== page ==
Book Review - The Elephanta Suite
by Paul Theroux
I'm not as much a fan of Paul Theroux' fiction as I am of his travel writings but I wanted to read The Elephanta Suite for its cover photograph. What's so special about the cover you ask? It shows a vista that has now been crudely obscured by an ugly, if necessary flyover. The photograph shows Mohammed Ali Road, a center of Muslim life in Mumbai, scene of glorious mayhem, food and people, cars and scooters, everyone jostling for space. It is the neighborhood my dad grew up in and which I regularly visited all through my childhood. To the right is the Minara Masjid, where I have prayed with my dad, in the bottom right corner is Suleman Usman Mithaiwala, where I have shopped for sweets, and further down the street is Noble Opticians, my optometerists for twenty years. Unfortunately, Mohammed Ali Road has nothing to do with the book itself. The Elephanta Suite is a collection of three novellas, each set in a different section of India with only the slightest passing reference to each other. The three locations as separated by space as by culture. The first story takes place in an exotic mountainside spa, the second alternates between the posh hotels and seedy slums of Mumbai while the third unravels in Sai Baba's ashram and a call center in Bangalore. I'm not sure if I'm saying this as an interested party but I found Mr. Theroux' depiction of Indians less than fair. Admittedly, I don't have the perspective of an American in the Indian situations described by Mr. Theroux. However, the caricature of almost every Indian his American characters come across as money grubbing, self centered or sexually desperate seems quite harsh. The American characters are relatively more sympathetic, but no less pitiful - which begs the question, is this book just an exaggerated expression of Mr. Theroux' dour view of the world? I find it hard to conclude otherwise.
I found the first novella weak but the denouement of the latter two is quite satisfying. Recommended.
Book Review - The Quants
by Scott Patterson
The one consistently recurring theme in The Quants is gambling. Ed Thorp, who according to Scott Patterson is the godfather of a quantitative based approach to investing is also the author of the Blackjack card counting classic, Beat the Dealer and the subsequent primer on a quantitative approach to investing - Beat the Market. Scott Patterson is a staff reporter at The Wall Street Journal and in The Quants he tells the story of several different men (and a couple of women) who used their incredible quantitative skills to build some of the most powerful hedge funds of our times. The book begins (and ends) with what looks and sounds like a set piece, the Wall Street Poker Night Tournament, starring the kings of the quantitative universe - Peter Muller of PDT, Ken Griffin of Citadel Investment Group, Cliff Asness of AQR Capital Management and Boaz Weinstein of Saba. Each of these men has made hundreds of millions of dollars on Wall Street using their mathematics backgrounds and each has a fascination bordering on obsession with poker. The way the book is set up, you get the impression this story will be told through this selected cast of characters, much like how in The Big Short Michael Lewis focuses his attentions on a small group of hedge funds managers to tell the story of the financial crisis of 2007 and 2008. Unfortunately, Mr. Patterson is not quite as skillful a story teller as Mr. Lewis. I quickly lost track of the main characters, as Mr. Patterson moves the spotlight to a long list of supporting cast members. There is Ed Thorp as I already mentioned, Jim Simons of Renaissance Technologies, Aaron Brown, Paul Wilmott, Benoit Mandelbrot, Bill Gross and others who are given attention is such a way as to interfere with the flow of the narrative. Another flaw of Mr. Patterson's style is that he does not seem to maintain a consistent style - there are some chapters where all the main protagonists are covered, there are some focused on a specific person and then there are some that are descriptive of a situation without focusing on any one character. This muddled style leads to an unsatisfying reading experience. Since I'm on a roll here, let me add one more criticism - The Quants manages to give only glimpses of the mechanics of how money is made by the Citadels of the world. It does not get technical, unfortunately.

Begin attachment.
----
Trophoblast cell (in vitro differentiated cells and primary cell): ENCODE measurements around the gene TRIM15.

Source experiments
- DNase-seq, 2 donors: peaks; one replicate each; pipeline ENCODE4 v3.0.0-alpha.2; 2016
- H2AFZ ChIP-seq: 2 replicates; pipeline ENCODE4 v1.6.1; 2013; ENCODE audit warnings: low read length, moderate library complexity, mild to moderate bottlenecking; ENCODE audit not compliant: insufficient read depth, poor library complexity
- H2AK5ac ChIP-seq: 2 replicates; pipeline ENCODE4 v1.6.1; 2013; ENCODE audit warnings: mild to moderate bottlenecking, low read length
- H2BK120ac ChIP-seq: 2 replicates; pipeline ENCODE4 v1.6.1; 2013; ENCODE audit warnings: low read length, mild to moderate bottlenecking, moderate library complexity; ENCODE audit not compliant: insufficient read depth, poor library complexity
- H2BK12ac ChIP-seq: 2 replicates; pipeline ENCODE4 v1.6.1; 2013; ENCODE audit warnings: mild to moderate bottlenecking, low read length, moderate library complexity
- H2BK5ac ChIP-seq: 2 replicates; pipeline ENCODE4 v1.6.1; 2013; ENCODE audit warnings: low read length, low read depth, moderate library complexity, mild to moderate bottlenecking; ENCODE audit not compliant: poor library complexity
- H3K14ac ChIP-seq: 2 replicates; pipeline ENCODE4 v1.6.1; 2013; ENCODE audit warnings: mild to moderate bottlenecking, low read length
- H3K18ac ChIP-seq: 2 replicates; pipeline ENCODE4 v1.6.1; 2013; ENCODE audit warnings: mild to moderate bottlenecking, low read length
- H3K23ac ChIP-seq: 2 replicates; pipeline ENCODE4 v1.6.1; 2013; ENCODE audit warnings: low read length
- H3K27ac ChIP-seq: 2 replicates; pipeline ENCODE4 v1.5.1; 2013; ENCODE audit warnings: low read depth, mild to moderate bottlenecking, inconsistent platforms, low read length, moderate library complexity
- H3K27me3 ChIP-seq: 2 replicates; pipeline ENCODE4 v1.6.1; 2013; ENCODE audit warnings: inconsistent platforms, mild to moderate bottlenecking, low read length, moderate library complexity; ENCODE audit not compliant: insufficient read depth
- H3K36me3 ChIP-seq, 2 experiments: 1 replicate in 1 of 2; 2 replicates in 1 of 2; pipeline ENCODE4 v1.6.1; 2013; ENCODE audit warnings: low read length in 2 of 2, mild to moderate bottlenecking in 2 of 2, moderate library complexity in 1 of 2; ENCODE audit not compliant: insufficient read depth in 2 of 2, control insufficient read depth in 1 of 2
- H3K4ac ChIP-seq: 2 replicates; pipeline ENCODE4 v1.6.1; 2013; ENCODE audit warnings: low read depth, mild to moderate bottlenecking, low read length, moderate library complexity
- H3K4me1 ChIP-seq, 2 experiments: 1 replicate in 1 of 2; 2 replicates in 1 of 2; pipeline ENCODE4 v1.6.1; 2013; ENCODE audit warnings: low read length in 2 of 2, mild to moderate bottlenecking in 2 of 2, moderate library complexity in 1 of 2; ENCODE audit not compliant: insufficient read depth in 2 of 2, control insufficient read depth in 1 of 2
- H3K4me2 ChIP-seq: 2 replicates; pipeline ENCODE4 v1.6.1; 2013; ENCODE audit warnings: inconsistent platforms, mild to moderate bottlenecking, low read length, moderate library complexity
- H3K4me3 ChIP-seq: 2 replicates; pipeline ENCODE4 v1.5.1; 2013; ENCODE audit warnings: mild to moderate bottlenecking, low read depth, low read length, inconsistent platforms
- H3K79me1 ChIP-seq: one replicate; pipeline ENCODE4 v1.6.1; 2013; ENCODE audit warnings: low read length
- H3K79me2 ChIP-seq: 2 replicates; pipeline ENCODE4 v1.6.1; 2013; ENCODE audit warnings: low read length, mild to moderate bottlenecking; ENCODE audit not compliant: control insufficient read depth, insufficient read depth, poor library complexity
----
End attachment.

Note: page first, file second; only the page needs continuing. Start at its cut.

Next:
In spite of my overall disappointment with the book, I recommend reading it. It is a good introduction to the stars of the quantitative hedge fund world and at about 300 pages not irksome in length.